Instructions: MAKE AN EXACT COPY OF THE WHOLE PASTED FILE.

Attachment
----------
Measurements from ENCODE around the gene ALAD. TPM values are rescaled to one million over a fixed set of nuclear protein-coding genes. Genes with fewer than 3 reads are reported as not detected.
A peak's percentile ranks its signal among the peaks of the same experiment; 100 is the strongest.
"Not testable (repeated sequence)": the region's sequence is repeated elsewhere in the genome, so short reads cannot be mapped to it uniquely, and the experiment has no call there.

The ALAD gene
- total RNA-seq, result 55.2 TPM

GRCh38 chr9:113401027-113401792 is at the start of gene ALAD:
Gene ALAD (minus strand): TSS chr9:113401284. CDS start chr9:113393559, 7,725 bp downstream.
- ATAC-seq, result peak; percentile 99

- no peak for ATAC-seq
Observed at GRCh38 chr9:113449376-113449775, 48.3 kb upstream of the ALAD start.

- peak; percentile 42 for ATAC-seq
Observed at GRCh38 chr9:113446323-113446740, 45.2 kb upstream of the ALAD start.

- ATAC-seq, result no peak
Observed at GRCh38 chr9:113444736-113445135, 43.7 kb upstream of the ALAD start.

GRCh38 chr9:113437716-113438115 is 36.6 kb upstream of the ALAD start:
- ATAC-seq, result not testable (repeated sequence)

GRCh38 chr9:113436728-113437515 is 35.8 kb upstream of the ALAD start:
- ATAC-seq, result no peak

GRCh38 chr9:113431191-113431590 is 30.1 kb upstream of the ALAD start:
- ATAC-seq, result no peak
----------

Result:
Measurements from ENCODE around the gene ALAD. TPM values are rescaled to one million over a fixed set of nuclear protein-coding genes. Genes with fewer than 3 reads are reported as not detected.
A peak's percentile ranks its signal among the peaks of the same experiment; 100 is the strongest.
"Not testable (repeated sequence)": the region's sequence is repeated elsewhere in the genome, so short reads cannot be mapped to it uniquely, and the experiment has no call there.

The ALAD gene
- total RNA-seq, result 55.2 TPM

GRCh38 chr9:113401027-113401792 is at the start of gene ALAD:
Gene ALAD (minus strand): TSS chr9:113401284. CDS start chr9:113393559, 7,725 bp downstream.
- ATAC-seq, result peak; percentile 99

- no peak for ATAC-seq
Observed at GRCh38 chr9:113449376-113449775, 48.3 kb upstream of the ALAD start.

- peak; percentile 42 for ATAC-seq
Observed at GRCh38 chr9:113446323-113446740, 45.2 kb upstream of the ALAD start.

- ATAC-seq, result no peak
Observed at GRCh38 chr9:113444736-113445135, 43.7 kb upstream of the ALAD start.

GRCh38 chr9:113437716-113438115 is 36.6 kb upstream of the ALAD start:
- ATAC-seq, result not testable (repeated sequence)

GRCh38 chr9:113436728-113437515 is 35.8 kb upstream of the ALAD start:
- ATAC-seq, result no peak

GRCh38 chr9:113431191-113431590 is 30.1 kb upstream of the ALAD start:
- ATAC-seq, result no peak